It is very likely that this type of ribbons is marketed mainly or exclusively through the numerous stalls that sell religious images and souvenirs/merchandising religious products of all kinds that can be found in the surroundings of the Basilica of Lujan, and not in the official store of the Sanctuary.10 Similar stalls are set up in the street or on the sidewalk around churches where there are feasts of the most popular saints (San Cayetano, San Expedito, San Jorge) or on the feast days of the Virgin (San Nicolás, Desatanudos, Medalla Milagrosa). These stalls constitute a real commercial and massive circuit of religious articles, which include symbolic elements that are not approved by the Church because they do not belong to the Catholic tradition. Their function in the resignification (and reframing) of the Catholic tradition, reframing) of Catholic symbols and in the transmission of highly heterodox magico-religious meanings has not been sufficiently studied (but see Algranti, 2016, for an exception) (images 5 and 6).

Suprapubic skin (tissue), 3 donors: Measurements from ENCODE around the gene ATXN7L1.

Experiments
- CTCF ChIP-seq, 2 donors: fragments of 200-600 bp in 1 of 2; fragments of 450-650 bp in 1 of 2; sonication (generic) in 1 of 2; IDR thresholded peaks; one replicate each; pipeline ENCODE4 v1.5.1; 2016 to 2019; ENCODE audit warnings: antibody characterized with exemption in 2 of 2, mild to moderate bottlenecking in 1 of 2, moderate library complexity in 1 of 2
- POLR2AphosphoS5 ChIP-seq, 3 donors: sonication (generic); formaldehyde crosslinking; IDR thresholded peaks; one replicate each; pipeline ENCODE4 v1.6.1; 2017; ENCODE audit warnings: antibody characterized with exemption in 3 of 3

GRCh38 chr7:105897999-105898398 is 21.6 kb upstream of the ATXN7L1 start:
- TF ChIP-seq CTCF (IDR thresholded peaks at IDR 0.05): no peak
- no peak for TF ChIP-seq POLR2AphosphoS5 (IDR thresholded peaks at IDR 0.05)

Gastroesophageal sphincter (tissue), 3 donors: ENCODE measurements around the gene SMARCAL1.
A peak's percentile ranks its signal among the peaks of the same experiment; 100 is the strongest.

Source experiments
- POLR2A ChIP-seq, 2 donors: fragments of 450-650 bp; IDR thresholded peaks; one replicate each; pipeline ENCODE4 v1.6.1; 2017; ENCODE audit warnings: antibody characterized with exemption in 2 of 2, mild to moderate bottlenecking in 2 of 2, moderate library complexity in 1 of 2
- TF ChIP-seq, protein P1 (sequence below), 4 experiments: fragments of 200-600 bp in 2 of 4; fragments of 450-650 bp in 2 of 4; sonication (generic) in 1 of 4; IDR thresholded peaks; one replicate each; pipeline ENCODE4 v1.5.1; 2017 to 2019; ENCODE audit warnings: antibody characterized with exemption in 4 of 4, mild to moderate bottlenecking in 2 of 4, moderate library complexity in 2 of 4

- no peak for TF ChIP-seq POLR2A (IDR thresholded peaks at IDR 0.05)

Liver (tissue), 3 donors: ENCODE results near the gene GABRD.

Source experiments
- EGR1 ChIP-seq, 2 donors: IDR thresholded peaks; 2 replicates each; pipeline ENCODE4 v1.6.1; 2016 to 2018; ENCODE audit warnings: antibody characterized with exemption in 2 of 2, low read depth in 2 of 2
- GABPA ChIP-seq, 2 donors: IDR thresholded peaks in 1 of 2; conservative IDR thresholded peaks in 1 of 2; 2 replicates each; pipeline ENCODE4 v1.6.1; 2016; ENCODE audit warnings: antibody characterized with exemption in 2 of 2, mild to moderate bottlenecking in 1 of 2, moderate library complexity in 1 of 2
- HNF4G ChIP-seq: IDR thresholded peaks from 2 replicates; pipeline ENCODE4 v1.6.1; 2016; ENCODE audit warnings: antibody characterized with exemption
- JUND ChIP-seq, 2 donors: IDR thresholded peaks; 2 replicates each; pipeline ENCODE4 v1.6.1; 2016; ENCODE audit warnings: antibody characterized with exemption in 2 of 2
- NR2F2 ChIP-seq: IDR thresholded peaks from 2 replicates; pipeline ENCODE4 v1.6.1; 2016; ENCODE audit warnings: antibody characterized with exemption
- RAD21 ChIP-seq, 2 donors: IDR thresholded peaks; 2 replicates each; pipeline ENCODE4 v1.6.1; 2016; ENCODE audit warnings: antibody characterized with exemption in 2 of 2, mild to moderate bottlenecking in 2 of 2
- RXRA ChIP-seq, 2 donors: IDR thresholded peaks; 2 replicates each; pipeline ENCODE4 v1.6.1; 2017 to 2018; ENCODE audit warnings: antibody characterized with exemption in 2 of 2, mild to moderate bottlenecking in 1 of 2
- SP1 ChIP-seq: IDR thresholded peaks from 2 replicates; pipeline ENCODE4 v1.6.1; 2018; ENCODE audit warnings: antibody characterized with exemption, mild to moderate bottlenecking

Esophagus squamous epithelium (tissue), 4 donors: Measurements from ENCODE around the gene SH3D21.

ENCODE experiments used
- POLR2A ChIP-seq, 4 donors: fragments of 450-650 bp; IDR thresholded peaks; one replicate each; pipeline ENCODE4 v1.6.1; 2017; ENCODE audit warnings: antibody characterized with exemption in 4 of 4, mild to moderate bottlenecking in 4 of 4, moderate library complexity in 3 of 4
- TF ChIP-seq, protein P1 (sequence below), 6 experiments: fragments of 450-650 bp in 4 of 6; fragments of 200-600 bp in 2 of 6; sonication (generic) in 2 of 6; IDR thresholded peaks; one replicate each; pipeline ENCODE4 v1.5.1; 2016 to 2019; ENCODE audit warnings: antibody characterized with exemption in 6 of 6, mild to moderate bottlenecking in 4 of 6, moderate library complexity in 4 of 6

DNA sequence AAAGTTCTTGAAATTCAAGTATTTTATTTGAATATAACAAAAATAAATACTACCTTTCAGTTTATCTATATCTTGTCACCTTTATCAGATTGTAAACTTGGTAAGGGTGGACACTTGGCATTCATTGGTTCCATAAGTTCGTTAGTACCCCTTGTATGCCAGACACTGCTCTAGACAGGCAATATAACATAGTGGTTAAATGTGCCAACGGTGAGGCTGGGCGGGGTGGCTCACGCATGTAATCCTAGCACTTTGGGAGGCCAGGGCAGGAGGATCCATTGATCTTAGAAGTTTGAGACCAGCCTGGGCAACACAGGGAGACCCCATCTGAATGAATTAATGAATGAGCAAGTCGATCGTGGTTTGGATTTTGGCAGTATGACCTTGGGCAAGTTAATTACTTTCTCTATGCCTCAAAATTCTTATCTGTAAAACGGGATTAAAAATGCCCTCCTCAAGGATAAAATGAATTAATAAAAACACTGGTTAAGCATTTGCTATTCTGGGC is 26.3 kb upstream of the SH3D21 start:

Image 6: Feng-shui pendants with Catholic saints and red ribbons. Stall on the sidewalk of St. George's Church, on his feast day (23/4/2009). Photograph: Alejandro Frigerio.

The popularity of the Virgin of Luján among cab drivers is due to the fact that she is the patron saint of the Argentine nation and her sanctuary is the center of several annual pilgrimages of different kinds. Some drivers also consider her the patron saint of cab drivers. According to what I was told, there would be a day of priestly blessing of cabs in the Basilica, something that I could not verify reliably. According to the stories of others of my interlocutors, the Virgin of Schoenstatt would fulfill a similar function, an assertion that is supported by the information available on the Internet.11 (image 7).